Friday, November 22, 2013
Saturday, November 2, 2013
coming home from work, sick in that low-grade continuous way that makes you forget what it's like to be well. We have never in our lives known what it is to be well. What if I were coming home, I think, from doing work that I loved and that was for us all, what if I looked at the houses and the air and the streets, knowing they were in accord, not set against us, what if we knew the powers of this country moved to provide for us and for all people, how would that be, how would we feel and think and what would we create?
Posted by not eb at 7:43 PM
Friday, August 30, 2013
Wednesday, August 7, 2013
Monday, July 29, 2013
Friday, July 19, 2013
Friday, June 28, 2013
Wednesday, June 26, 2013
Tuesday, June 25, 2013
Monday, June 24, 2013
Tuesday, June 11, 2013
Saturday, June 8, 2013
Thursday, June 6, 2013
Friday, May 10, 2013
Friday, March 1, 2013
Tuesday, February 26, 2013
Lincoln - 7/10.
While I like Diamond Dallas Lewis as Lincoln, we never get to the core of why he's doing his thing. For the rightness of it, I guess. And while that's Good, and Noble, it's not necessarily Drama. Tommy Lee's story is more interesting as he has to sacrifice a bit of his morality to make an even greater moral leap forward. I understood that that was what Lincoln was doing as well, with all his backroom shenanigans, but it doesn't come across as poignantly because it's all done by other people.
The Queen Of Versailles - 6/10.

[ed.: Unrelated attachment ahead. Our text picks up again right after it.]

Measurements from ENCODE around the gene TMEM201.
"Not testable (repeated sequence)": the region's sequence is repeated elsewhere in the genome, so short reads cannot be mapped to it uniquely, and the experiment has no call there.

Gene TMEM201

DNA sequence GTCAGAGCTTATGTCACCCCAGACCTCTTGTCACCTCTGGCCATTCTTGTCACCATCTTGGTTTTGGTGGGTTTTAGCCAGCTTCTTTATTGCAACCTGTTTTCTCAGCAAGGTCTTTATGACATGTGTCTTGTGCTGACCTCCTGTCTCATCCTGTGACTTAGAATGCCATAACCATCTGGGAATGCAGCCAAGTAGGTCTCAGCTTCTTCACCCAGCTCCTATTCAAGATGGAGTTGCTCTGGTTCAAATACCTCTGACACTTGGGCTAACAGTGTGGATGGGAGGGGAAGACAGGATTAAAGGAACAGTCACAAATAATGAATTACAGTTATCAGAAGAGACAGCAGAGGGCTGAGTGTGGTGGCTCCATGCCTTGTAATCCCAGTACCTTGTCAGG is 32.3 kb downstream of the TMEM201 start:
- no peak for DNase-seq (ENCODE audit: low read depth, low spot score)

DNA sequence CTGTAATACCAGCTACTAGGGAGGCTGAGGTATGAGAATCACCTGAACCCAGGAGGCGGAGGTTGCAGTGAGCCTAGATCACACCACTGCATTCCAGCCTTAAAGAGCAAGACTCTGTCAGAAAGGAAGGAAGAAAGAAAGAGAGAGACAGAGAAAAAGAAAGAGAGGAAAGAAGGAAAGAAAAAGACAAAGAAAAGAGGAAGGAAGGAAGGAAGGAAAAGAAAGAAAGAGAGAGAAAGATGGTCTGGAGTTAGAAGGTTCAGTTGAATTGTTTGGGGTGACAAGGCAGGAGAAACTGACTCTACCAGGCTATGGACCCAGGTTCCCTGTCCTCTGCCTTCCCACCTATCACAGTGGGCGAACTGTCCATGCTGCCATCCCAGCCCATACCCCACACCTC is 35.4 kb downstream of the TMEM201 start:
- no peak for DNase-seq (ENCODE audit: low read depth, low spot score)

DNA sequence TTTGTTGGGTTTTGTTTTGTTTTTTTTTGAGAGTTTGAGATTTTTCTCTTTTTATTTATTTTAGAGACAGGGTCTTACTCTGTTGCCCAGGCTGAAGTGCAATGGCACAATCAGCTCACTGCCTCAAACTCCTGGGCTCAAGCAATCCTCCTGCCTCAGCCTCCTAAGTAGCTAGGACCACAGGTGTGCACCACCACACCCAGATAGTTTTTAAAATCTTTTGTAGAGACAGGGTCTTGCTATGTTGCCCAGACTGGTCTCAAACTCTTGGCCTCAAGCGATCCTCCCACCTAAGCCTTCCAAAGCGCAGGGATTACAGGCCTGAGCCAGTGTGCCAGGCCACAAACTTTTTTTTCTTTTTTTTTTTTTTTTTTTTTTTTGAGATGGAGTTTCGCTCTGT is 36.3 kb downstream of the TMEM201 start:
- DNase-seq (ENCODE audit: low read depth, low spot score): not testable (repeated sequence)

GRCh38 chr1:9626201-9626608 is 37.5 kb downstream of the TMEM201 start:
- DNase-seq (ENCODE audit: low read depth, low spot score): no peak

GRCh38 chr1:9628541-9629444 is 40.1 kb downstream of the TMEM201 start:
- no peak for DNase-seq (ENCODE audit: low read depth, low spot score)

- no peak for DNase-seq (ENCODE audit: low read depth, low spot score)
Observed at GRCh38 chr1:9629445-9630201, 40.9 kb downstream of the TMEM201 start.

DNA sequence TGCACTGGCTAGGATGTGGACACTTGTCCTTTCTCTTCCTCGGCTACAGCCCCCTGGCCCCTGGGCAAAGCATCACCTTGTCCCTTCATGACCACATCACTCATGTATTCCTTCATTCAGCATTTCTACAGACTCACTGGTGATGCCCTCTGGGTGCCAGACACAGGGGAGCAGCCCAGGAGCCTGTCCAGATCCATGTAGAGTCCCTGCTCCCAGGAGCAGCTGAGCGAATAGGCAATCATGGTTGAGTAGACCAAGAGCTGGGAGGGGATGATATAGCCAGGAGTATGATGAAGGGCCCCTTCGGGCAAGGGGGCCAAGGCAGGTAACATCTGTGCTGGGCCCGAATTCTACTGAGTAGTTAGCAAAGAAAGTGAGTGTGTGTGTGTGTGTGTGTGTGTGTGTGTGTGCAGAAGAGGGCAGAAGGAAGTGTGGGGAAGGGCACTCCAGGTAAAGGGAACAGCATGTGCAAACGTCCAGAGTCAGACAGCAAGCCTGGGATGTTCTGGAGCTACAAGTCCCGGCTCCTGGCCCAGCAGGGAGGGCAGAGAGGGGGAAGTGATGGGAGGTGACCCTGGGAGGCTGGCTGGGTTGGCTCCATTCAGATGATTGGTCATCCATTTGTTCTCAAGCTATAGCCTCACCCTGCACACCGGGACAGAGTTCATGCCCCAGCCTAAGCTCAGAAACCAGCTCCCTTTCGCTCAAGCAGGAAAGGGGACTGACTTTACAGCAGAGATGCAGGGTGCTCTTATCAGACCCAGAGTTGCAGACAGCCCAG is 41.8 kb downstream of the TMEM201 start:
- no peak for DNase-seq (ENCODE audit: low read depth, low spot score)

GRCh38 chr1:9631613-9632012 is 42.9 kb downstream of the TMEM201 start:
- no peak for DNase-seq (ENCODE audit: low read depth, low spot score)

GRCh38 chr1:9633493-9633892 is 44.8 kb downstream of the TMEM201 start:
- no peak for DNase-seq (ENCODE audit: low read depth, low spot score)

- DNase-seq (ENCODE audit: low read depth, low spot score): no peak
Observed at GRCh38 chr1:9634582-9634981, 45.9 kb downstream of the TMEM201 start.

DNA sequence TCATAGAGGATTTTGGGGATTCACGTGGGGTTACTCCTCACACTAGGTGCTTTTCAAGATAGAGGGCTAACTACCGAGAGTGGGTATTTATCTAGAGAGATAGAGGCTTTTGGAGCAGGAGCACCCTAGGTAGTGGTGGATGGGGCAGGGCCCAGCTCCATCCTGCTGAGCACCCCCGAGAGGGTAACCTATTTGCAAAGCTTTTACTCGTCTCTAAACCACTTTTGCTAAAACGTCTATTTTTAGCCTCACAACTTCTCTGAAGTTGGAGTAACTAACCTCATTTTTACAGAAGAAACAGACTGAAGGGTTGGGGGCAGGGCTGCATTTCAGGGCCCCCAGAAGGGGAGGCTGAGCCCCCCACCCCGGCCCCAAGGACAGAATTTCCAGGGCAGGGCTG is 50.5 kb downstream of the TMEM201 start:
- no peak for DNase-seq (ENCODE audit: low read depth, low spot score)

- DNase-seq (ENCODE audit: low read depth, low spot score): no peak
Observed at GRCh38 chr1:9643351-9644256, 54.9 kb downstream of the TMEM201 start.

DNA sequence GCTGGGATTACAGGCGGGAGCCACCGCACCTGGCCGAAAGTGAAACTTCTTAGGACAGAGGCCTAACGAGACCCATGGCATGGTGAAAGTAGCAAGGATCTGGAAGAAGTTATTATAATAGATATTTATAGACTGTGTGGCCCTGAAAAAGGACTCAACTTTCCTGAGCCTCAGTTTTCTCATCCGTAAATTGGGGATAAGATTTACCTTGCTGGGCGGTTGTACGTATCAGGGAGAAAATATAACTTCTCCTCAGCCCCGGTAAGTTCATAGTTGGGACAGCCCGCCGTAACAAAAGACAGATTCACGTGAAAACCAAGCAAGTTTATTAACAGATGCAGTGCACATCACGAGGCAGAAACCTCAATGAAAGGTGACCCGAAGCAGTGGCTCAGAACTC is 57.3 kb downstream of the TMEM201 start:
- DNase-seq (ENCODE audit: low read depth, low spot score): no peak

Boy, is this movie lucky. Just a lot of good timing that makes something we've seen before – stupid rich people being rich and stupid – turn into such an odd story of rich people not understanding how to be poor.
The Skin I Live In - 8.5/10.
It's such a masterfully told story because, while you know it's a horror story, you don't realize just how much of a horror story it is until it opens its robes and forces you to realize.
Monday, February 25, 2013
Les Miserables - 5/10.
It's long, and everyone's sad all the time and I guess I should've known that before going in. Poorly directed, as you've read, and that live singing things results in some pretty memorable performances, as you've read.
I Declare War - 7/10.
Not as fun as I expected, but a lot more drama than I would have given it credit for. Kids playing war can get real, y'all. The biggest drawback is there are too many characters to give them all satisfactory conclusions, but it manages a pretty good one for its most important characters.
Sunday, February 24, 2013
The Perks Of Being A Wallflower - 5/10.
Oh my god, it's just so boring and sincere and Chbosky was a mistake to direct his own work because he takes what he wrote too reverently to inject fun into his high school movie. Ezra Miller (and Dylan McDermott! in his second good role ('The Campaign' being the other)) do their best to force the movie to be interesting. Boring people relate to the reality of this movie. The 80s would've made this movie good.
The We And The I - 6.5/10.
I think the setting is fantastic and the idea of a city bus as a microcosm of human behavior is something I'd like to see done again, better. But Michel Gondry gets bored and feels the need to be Gondry-esque and the mix of untrained actors – while some great – means some of the acting is not very good, and much of the movie's weight is put on one in that camp. If it had just focused on the singularity of the idea, and more time had been spent coaching the actors, it could have been great. It didn't, and so it's not.